Electronic Theses and Dissertations





Document Type


Degree Name

Doctor of Philosophy


Mathematical Sciences


Applied Statistics

Committee Chair

E. O. George

Committee Member

William T. Smith

Committee Member

Dale Bowman


In this dissertation, we propose hybrid-testing procedures as a general class of methods that simultaneously addresses the problems of procedure selection and multiple testing. At each hierarchical level, the results from each testing are summarized as a set of p-values andempirical Bayesianprobabilities (EBPs) of the corresponding null hypotheses. Prior knowledge of the properties of the primary test statistics isused to construct an algorithm which uses the distributional assumption of the tests to determine weights for combining the EBPs. The combined EBPs can be used as a measure of statistical significance that adjusts formultiple-testing while accounting for the several assumptions used in thehierarchy of hypothesis-testing procedures. In the second part of this dissertation, we apply the development of the first part for constructing a hybrid testing procedure that incorporates assumptions and information about graphical network relations into the analysis of gene expression data based on the biological knowledge that neighboring genesshare biological functions. The degree of correlation between genes is taken into account via similar prior probabilities for neighboring genes. We show that combining these different elements not only improve statistical power, butalso provide a better framework through which gene expressioncan be properly analyzed. We use a series of simulations to compare our approach withother published methods and demonstrate that our method has more statisticalpower.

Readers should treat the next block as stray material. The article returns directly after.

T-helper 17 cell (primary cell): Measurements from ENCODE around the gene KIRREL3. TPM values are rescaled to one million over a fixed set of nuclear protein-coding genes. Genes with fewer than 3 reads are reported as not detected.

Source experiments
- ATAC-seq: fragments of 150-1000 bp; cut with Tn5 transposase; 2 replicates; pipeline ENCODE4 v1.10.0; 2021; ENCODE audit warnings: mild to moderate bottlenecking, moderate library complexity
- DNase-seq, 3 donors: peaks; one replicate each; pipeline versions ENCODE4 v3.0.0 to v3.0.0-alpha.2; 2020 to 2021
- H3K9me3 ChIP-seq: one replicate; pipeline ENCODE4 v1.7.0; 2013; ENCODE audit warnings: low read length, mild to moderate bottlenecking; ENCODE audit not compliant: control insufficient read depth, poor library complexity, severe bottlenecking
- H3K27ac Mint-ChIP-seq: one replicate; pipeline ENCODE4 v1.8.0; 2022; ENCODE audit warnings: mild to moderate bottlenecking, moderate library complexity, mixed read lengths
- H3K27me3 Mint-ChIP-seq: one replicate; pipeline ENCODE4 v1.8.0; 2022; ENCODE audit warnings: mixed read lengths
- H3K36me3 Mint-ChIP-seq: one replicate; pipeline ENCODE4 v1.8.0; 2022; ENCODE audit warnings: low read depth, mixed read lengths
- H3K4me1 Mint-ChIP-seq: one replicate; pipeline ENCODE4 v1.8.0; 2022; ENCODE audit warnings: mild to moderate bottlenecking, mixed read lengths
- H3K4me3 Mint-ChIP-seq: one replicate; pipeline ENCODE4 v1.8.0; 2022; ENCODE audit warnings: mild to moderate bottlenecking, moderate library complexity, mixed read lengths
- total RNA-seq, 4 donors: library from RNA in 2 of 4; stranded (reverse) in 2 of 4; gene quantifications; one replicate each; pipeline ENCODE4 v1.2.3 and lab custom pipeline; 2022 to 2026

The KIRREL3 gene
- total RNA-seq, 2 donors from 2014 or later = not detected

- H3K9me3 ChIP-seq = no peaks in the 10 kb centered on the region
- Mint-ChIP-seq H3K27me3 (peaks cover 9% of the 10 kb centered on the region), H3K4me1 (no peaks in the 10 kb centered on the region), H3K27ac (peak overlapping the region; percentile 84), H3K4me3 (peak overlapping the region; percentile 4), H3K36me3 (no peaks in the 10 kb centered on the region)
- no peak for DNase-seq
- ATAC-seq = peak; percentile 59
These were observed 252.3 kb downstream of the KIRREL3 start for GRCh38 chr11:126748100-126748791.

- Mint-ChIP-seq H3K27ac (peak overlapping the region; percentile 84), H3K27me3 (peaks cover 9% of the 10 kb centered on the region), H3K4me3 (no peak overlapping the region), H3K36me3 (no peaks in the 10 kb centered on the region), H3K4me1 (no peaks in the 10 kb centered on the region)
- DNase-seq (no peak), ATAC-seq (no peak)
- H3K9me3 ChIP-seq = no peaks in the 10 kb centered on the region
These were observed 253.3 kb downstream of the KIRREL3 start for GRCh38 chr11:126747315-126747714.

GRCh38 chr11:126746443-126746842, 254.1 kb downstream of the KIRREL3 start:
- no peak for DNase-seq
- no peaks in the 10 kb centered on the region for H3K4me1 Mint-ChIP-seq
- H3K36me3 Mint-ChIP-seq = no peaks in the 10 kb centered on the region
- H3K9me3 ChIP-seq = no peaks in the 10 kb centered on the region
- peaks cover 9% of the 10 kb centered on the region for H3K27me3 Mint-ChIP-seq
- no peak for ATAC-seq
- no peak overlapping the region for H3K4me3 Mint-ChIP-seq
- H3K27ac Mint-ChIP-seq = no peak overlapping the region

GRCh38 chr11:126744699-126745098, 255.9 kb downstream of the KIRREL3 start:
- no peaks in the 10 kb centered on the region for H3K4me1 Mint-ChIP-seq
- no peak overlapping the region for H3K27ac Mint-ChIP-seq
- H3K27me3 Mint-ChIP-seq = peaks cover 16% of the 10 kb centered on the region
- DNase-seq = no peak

Data is provided by the student.

Library Comment

Dissertation or thesis originally submitted to the local University of Memphis Electronic Theses & dissertation (ETD) Repository.